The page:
Breast Cancer Survivor Rides to Raise Awareness and Inspire Hope


Photo by: Jeff Nohner,
Courtesy of LifeImage

In September 2006, with her older son in college and her younger son a senior in high school, St. Paul-resident Vicki O’Brien found herself with more free time on her hands. She figured she would fill the void through volunteer work, and thought Open Arms of Minnesota would be a good fit. A close friend of hers has multiple sclerosis and Vicki liked that Open Arms prepared and delivered meals to those living with MS, ALS, HIV/AIDS, or a breast cancer diagnosis. 

“I felt a personal connection to Open Arms,†Vicki says.

She arranged for a volunteer orientation in October.  

Little did she know then just how personal the connection would become.  

The Diagnosis

Her diagnosis was ductal carcinoma in situ (DCIS), also referred to as “early stage breast cancer.†The good news was that a mammogram and ultrasound detected the abnormal cells at an early stage. A lumpectomy revealed that Vicki’s lymph nodes were unaffected, another positive sign. The bad news came when a biopsy showed a high-grade pattern of DCIS, the fastest-growing cell type, meaning Vicki had a higher risk of invasive cancer.

Her doctors determined she would need radiation and chemotherapy to control the aggressive tumor cells. She had chemotherapy at Minnesota Oncology Hematology, P.A. (MOHPA) in partnership with the Virginia Piper Breast Clinic at Abbott Northwestern Hospital. Getting better had to become her top priority.

It would’ve been easy to blow off her Open Arms orientation–who would expect her to go when she was facing a life-changing breast cancer diagnosis?–but that’s not the kind of person Vicki is. She called Molly, the Open Arms volunteer director at the time, to apologize for not being able to make it to the orientation.

“Molly told me that Open Arms recently expanded their services to help people who were dealing with breast cancer,†Vicki says. “I told her thanks, but I didn’t think I’d need the help.â€

She didn’t think about Open Arms again until February, when she was in her second month of chemotherapy. By then she had lost all of her beautiful shoulder-length hair (and was wearing a stylish wig), and was simultaneously receiving cycles of the drugs Cytoxan and Adriamycin, administered intravenously.

She was working full-time as a financial analyst and single-handedly caring for her sons, Sean and Matt, while undergoing chemotherapy. And one day it just hit her. She was really, really tired.

“I realized I was no good to my sons if I didn’t take care of myself,†she says. “No matter how strong you think you are, sometimes you need to ask for help.â€

She called Open Arms and asked if she could take advantage of their meal service. In retrospect, she says it was one of the best calls she made.

Every Monday an Open Arms volunteer delivered two bags of groceries; bags filled with milk, juice, hot and cold breakfast foods, sandwiches, soup, fresh fruit, and five to ten prepared meals for Vicki and her boys.

“I was so appreciative to have that food delivered to me, at no charge,†she comments. “It was wonderful.†

Focusing on what’s right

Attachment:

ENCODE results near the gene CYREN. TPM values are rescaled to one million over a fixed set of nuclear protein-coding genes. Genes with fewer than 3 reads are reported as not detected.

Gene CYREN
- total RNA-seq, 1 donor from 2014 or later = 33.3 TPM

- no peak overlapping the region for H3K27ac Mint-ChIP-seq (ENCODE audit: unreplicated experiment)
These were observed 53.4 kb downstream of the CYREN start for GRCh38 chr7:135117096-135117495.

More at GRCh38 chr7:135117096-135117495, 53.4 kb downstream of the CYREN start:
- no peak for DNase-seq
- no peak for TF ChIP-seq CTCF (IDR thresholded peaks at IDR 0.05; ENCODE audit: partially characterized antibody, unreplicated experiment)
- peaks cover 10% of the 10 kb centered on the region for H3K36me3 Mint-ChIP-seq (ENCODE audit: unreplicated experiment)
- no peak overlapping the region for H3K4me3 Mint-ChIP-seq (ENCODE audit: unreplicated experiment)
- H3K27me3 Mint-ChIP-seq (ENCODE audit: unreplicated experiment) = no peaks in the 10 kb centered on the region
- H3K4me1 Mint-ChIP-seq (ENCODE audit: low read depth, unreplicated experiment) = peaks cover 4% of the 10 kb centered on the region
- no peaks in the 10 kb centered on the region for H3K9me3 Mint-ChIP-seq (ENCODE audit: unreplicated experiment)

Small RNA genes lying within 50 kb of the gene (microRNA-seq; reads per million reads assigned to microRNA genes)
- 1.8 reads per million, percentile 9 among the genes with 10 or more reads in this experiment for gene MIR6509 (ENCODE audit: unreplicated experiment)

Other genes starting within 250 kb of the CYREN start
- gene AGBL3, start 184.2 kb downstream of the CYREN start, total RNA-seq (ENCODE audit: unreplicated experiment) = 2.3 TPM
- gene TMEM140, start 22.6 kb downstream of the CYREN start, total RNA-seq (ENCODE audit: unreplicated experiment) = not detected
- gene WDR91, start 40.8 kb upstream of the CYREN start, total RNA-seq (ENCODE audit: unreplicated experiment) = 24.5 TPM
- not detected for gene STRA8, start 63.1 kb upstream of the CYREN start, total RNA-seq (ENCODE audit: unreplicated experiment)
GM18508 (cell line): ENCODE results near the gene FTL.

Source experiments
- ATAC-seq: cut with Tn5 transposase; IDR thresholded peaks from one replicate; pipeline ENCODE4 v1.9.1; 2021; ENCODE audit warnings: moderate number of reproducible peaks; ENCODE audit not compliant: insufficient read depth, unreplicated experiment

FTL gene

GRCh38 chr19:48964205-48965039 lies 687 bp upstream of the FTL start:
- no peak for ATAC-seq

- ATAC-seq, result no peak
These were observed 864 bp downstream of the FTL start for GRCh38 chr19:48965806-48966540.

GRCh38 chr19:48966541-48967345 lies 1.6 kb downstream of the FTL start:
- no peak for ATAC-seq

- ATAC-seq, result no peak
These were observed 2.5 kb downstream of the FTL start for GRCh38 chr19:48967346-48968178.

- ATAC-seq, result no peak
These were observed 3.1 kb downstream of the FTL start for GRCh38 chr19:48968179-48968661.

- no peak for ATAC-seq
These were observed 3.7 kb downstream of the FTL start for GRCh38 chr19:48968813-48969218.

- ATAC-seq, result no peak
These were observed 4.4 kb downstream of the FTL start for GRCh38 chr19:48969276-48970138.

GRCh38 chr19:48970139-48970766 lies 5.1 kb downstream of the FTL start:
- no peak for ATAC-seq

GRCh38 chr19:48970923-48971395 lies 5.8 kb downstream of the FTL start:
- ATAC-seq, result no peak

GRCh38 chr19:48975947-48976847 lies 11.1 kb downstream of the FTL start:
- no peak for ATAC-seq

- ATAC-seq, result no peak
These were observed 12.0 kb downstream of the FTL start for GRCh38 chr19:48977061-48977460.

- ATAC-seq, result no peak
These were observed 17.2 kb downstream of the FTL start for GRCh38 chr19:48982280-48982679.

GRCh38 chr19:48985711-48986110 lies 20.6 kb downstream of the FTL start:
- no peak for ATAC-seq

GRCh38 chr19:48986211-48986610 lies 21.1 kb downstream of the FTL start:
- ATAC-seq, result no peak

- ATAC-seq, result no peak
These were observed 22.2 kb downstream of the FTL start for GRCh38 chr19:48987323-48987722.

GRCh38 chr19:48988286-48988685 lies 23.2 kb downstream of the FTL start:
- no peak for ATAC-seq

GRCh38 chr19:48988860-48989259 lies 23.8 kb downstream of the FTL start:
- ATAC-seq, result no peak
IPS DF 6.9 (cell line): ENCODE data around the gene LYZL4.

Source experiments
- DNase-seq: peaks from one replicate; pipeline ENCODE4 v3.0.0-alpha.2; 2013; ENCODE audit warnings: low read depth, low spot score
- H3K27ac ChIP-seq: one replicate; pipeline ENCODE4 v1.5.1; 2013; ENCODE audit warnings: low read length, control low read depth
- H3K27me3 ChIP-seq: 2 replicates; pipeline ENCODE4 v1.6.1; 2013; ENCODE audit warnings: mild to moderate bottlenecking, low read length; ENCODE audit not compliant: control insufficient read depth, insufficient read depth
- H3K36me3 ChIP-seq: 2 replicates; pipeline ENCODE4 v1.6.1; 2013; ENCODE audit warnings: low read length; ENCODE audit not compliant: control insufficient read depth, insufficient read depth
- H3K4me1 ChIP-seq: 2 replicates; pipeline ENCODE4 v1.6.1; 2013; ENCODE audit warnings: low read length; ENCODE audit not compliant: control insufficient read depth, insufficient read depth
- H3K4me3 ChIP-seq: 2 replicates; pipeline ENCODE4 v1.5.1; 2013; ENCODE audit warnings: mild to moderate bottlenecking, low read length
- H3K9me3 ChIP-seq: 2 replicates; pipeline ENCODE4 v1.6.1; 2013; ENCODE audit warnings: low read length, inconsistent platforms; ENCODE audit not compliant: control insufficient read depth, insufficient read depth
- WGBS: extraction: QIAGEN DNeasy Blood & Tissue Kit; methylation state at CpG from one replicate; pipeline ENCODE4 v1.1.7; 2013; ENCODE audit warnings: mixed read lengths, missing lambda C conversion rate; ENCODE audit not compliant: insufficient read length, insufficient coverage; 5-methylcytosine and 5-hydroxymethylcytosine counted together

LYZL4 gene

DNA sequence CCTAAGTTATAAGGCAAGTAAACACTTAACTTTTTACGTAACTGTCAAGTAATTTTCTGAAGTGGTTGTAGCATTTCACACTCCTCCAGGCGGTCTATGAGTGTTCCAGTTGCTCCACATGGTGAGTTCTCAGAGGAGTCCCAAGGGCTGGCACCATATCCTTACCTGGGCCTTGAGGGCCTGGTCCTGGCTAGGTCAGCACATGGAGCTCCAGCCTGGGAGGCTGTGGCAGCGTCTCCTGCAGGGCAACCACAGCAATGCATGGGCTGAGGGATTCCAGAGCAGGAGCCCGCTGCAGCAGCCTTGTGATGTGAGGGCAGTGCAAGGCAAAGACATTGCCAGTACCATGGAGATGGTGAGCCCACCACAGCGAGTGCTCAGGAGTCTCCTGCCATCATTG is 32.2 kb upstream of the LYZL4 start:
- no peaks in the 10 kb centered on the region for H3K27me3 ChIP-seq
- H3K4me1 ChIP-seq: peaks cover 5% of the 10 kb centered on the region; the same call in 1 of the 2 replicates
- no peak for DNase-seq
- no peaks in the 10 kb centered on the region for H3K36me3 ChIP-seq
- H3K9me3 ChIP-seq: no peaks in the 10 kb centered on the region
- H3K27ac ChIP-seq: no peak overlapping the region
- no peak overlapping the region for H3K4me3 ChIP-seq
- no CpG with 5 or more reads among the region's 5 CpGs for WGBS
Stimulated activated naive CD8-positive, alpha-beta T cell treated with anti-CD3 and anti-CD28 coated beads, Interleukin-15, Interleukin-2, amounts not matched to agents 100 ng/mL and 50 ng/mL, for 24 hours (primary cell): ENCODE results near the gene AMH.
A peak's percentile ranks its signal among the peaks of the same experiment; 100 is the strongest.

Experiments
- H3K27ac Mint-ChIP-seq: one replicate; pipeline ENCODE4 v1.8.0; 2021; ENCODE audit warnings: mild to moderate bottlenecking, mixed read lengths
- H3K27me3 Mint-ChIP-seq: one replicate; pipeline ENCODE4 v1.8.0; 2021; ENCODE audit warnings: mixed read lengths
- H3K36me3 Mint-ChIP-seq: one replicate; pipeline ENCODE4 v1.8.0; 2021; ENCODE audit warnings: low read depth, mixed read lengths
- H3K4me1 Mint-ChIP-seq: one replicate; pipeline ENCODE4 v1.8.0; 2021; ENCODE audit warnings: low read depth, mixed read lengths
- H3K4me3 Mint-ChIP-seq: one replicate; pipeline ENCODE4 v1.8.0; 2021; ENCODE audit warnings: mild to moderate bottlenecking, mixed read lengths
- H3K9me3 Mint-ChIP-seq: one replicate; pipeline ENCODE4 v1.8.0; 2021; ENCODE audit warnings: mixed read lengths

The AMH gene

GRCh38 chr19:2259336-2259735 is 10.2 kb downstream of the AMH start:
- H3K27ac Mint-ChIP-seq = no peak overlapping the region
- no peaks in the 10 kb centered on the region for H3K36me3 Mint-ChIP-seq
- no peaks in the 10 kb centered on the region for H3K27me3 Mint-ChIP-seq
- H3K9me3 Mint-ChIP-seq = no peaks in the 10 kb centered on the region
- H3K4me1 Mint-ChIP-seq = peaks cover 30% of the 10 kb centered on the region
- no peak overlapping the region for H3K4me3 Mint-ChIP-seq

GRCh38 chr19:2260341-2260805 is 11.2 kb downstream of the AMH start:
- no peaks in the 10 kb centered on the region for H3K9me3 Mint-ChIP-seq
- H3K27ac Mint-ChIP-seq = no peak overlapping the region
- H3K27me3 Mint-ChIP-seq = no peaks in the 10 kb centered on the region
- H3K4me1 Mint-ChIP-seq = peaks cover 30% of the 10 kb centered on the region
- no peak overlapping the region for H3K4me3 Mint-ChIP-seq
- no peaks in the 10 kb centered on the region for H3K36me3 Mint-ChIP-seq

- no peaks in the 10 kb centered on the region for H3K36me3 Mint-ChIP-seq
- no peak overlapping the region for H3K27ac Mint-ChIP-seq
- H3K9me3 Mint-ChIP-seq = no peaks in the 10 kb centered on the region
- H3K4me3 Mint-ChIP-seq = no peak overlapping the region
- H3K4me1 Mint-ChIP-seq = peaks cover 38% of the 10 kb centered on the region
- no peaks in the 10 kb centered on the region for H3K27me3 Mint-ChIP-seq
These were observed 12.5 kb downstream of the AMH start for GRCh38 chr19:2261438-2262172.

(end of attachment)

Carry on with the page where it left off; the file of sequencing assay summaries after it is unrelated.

Today Vicki is “tired, but good.†She’s looking forward to biking outside, gardening, and playing tennis again. She needs to have check-ups every three months for two years, on top of regular mammograms and bloodwork tests for cancer markers, but her prognosis is promising.  

Her advice to others diagnosed with breast cancer is to find a support network: lean on friends and family, a faith-based organization, or an organized support group. Ask for–and graciously accept–help. Vicki says her parents, her sister Gretchen’s family, her sons, and her friends “came through with flying colors†during her ordeal, as did Open Arms.

She encourages other women to be their own health care advocates, do monthly self-exams, get annual mammograms, and if necessary, demand an ultrasound.

In addition to early detection and rigorous treatment, she believes her health improved thanks to the power of positive thinking. You can either focus on what’s wrong in life, or you can focus on what’s right.

“I have this inspirational calendar on my desk, and Venus Williams has a quote I read every day. It really puts things into perspective,†Vicki says, reciting the quote.“‘My motto is: I can do anything as long as I’m alive.’â€

“Coming Full Circleâ€

In an odd coincidence, Vicki is once again linked to Open Arms through her involvement with Kari Mitchell, executive director of Charity Events of Minnesota. Vicki met Kari back in 2005, when she signed up to participate in a local bike event. A car accident kept Vicki from participating.

“When Kari told me she was planning a Breast Cancer Ride, I told her to keep me posted about the details,†Vicki says. “When I heard that [Charity Events of Minnesota] chose Open Arms as the recipient of the ride, it was like everything was coming full circle. It was meant to be.â€

Vicki faced another biking setback last summer after falling down her basement steps and severing an ACL, tearing an MCL, and dislocating and crushing her shoulder bone. Still, she’s determined to ride–along with her son, Matt–the entire 150-mile route. If she can’t make it the whole way on her bike, Vicki says she’ll volunteer with the support crew. After the Breast Cancer Ride, she plans on volunteering with Open Arms to deliver meals to others.

For more information about the Breast Cancer Ride, visit
For more information about Open Arms, visit